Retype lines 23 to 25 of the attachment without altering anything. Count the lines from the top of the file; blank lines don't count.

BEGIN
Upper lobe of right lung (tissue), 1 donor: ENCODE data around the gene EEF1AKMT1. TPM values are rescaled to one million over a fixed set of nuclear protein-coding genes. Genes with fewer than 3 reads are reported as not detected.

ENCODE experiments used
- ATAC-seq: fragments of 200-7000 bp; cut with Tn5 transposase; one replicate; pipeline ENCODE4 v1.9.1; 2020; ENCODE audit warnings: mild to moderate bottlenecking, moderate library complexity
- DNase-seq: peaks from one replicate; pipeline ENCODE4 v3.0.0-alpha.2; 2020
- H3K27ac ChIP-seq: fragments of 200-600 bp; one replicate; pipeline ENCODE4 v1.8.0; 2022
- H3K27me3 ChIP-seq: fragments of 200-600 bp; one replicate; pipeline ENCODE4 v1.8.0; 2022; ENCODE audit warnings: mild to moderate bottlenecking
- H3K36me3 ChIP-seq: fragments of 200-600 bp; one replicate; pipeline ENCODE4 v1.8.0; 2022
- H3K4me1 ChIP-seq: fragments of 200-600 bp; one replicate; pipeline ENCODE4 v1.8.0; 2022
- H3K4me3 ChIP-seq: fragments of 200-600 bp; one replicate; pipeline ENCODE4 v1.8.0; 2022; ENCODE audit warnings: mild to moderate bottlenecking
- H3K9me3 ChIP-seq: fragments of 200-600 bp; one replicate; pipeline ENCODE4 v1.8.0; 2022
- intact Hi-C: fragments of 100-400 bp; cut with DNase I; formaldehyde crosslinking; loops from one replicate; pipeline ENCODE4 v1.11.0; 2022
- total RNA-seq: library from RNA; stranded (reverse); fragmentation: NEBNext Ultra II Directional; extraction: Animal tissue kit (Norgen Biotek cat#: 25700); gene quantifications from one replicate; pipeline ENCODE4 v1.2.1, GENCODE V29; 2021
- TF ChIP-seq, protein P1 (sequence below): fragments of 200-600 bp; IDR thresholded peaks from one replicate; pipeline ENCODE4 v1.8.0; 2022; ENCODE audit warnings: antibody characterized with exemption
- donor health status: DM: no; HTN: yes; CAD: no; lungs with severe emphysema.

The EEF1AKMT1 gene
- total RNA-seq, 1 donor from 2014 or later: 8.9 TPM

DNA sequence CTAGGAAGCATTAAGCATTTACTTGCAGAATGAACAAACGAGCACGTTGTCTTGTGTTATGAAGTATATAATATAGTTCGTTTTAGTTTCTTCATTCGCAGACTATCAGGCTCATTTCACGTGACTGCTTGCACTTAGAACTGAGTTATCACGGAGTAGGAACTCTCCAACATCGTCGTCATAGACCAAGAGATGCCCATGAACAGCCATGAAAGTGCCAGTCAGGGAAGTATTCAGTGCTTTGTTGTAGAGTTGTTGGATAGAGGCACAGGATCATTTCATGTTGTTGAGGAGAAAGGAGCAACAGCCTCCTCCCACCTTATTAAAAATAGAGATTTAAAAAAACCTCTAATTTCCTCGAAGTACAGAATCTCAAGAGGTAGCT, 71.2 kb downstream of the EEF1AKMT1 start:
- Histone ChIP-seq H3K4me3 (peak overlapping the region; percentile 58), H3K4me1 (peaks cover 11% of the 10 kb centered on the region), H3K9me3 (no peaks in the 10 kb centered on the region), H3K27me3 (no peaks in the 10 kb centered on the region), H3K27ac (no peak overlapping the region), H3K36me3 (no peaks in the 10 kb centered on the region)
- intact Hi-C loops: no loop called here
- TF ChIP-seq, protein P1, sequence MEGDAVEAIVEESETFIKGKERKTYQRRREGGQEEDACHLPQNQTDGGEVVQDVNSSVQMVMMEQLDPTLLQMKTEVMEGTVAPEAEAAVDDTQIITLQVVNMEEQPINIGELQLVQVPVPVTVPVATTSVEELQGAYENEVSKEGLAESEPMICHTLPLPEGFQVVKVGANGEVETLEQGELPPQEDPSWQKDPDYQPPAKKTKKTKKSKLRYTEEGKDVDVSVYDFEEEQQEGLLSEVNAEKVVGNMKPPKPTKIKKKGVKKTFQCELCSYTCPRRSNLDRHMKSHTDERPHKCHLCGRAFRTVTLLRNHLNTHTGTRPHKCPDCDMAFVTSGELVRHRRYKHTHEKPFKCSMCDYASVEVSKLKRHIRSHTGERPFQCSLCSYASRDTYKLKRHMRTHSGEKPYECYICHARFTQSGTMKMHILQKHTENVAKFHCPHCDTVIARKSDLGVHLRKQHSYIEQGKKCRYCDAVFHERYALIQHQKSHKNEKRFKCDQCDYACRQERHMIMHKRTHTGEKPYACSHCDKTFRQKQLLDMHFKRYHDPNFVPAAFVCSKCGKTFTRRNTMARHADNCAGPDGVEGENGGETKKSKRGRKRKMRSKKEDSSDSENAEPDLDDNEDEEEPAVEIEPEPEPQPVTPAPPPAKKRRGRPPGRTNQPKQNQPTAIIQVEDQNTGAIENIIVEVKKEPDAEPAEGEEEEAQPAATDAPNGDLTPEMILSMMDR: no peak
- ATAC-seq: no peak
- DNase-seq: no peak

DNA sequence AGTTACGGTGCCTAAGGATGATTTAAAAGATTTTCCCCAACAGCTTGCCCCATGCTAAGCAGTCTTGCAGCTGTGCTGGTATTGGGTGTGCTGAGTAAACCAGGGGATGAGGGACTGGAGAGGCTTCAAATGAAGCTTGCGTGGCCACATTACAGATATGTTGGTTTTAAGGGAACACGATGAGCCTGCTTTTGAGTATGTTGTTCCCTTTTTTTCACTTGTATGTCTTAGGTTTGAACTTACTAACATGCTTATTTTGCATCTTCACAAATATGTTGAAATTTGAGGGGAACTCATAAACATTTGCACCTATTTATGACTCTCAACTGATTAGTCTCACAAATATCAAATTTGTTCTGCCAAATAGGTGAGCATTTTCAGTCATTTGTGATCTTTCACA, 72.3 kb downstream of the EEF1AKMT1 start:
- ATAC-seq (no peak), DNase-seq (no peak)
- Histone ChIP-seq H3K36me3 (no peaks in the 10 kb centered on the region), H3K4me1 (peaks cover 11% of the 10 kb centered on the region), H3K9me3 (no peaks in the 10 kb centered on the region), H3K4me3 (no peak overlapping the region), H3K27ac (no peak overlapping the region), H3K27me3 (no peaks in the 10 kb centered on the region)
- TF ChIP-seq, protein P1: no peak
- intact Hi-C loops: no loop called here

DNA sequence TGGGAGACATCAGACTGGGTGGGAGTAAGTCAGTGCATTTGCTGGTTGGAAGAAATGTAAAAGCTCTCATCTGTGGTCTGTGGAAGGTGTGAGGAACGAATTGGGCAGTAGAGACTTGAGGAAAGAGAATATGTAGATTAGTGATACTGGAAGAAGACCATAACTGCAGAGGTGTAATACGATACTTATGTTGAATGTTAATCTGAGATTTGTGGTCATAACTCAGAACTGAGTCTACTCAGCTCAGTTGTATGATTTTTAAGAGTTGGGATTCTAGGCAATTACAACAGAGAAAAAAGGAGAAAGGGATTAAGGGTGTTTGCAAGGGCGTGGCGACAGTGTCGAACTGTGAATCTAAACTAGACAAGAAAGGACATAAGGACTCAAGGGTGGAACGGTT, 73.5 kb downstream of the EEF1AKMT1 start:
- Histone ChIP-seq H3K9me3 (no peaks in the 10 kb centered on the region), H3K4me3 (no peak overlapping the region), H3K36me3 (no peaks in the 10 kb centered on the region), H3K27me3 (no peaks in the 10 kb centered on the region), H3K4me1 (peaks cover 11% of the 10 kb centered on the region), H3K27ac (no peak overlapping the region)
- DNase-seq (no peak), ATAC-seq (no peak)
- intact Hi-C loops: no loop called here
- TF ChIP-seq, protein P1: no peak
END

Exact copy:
DNA sequence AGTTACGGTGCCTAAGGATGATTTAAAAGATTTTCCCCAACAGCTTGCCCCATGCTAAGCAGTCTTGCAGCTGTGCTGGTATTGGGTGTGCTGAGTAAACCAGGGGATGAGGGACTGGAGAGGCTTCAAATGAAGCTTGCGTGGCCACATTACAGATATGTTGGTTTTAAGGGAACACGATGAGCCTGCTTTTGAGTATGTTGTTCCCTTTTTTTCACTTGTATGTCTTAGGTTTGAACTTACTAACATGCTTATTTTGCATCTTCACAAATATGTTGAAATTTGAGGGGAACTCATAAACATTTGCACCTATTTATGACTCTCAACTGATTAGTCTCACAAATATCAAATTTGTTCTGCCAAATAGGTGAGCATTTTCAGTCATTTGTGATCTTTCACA, 72.3 kb downstream of the EEF1AKMT1 start:
- ATAC-seq (no peak), DNase-seq (no peak)
- Histone ChIP-seq H3K36me3 (no peaks in the 10 kb centered on the region), H3K4me1 (peaks cover 11% of the 10 kb centered on the region), H3K9me3 (no peaks in the 10 kb centered on the region), H3K4me3 (no peak overlapping the region), H3K27ac (no peak overlapping the region), H3K27me3 (no peaks in the 10 kb centered on the region)